April precipitated a burst of creative writing, which saw me write more than fifty short pieces of fiction, which I had hoped to start publishing in cyber space, but have not been able to, because I cannot penetrate the technological wall of knowledge required to do so.  I was shocked that I could successfully write short stories, and disappointed that publishing them has remained unattainable.  My writing in this genre continued well into May.

May brought about a resurgence of my carpentry career, something that I thought would no longer be possible, because of the physical challenges incurred the previous fall, when I spent time up at Island Mountain, from which I spent the entire winter recovering.  I built a twenty by ten, two story addition to my workshop, a multi-purpose facility that has proven invaluable since it was completed.  It took all of the summer, being finished by the start of September.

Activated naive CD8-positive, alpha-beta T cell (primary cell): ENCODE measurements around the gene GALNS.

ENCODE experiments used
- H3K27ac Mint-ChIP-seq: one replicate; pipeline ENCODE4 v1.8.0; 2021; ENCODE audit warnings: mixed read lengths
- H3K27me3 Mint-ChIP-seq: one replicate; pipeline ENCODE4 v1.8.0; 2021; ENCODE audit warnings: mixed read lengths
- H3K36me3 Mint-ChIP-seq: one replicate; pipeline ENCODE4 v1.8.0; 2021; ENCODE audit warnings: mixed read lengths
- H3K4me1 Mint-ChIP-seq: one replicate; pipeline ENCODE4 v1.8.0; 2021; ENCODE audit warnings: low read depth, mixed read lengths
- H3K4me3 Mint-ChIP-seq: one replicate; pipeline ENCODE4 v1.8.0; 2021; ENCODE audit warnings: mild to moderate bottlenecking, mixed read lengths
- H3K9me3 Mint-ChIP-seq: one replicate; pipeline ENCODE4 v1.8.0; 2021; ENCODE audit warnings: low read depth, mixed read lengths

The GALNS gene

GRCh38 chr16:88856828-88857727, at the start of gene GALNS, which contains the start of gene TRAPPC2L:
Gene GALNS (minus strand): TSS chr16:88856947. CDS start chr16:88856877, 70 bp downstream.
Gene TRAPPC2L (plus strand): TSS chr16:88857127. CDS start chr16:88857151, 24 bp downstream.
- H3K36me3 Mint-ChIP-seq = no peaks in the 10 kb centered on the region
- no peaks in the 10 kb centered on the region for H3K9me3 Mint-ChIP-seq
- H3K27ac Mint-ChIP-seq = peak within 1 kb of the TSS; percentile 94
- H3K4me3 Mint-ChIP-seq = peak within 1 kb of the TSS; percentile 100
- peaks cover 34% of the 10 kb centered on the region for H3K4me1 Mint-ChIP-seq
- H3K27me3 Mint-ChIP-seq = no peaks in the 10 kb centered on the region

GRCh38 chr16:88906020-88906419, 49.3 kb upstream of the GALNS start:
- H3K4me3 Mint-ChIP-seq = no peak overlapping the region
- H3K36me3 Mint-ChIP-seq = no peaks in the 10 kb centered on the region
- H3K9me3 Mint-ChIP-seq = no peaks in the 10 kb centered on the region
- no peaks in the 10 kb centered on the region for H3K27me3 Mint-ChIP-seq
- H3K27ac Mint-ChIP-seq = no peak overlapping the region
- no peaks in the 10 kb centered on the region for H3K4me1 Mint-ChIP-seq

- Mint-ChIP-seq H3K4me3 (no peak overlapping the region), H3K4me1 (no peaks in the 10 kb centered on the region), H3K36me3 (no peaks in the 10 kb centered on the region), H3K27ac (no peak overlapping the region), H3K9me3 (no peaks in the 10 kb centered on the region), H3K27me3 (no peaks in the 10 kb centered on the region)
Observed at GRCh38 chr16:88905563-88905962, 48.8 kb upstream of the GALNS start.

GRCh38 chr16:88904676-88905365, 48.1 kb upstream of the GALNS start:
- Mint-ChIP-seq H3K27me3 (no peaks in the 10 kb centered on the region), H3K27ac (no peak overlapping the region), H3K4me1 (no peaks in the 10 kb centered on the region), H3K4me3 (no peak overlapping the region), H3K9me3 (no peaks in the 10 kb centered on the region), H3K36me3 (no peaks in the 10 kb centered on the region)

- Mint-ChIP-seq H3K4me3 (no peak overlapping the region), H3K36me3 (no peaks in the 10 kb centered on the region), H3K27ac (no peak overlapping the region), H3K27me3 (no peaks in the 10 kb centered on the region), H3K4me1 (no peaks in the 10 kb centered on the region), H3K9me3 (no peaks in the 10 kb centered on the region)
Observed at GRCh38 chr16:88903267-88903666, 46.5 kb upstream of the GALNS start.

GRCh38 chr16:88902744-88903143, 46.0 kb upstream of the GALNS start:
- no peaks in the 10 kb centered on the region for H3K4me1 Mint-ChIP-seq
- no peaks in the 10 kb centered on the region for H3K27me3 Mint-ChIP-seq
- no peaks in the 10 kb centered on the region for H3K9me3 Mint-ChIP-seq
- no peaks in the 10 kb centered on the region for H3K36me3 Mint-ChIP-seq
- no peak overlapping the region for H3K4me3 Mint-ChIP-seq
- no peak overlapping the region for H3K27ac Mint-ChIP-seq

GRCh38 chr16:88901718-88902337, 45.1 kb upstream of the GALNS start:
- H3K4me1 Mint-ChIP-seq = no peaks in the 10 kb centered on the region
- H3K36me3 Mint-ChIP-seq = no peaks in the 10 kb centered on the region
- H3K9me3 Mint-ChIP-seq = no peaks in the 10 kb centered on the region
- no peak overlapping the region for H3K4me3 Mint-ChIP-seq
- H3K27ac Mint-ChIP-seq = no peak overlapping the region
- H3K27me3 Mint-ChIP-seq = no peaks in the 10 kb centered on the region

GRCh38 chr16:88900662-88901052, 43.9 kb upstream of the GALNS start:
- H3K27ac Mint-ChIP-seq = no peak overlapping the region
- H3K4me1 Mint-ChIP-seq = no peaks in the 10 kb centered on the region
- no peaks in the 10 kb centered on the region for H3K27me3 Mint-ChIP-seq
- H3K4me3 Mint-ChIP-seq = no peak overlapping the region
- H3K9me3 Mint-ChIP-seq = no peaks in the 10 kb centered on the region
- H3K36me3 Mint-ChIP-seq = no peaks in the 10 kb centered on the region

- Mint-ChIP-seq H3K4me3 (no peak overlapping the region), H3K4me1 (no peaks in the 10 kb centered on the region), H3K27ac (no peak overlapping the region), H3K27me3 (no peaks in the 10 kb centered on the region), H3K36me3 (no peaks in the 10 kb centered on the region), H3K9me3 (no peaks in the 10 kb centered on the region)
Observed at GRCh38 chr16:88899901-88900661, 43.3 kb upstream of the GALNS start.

June began with our making two trips over to the Central Valley in three days, to attend both the wedding of a nephew and the graduation of my youngest son from Cal Fire’s engineering school.  Both venues reinforced me with the knowledge that my lifetime of panic attack syndrome was over.  That is shocking all by itself.  June also saw me switch therapists to a man who works in Ukiah, and has proven to be a very good fit.  He was instrumental in helping me, individually, and later, in helping me and my Apple Blossom contend with the critically important challenges of trying to put our thirty-year marriage back on track.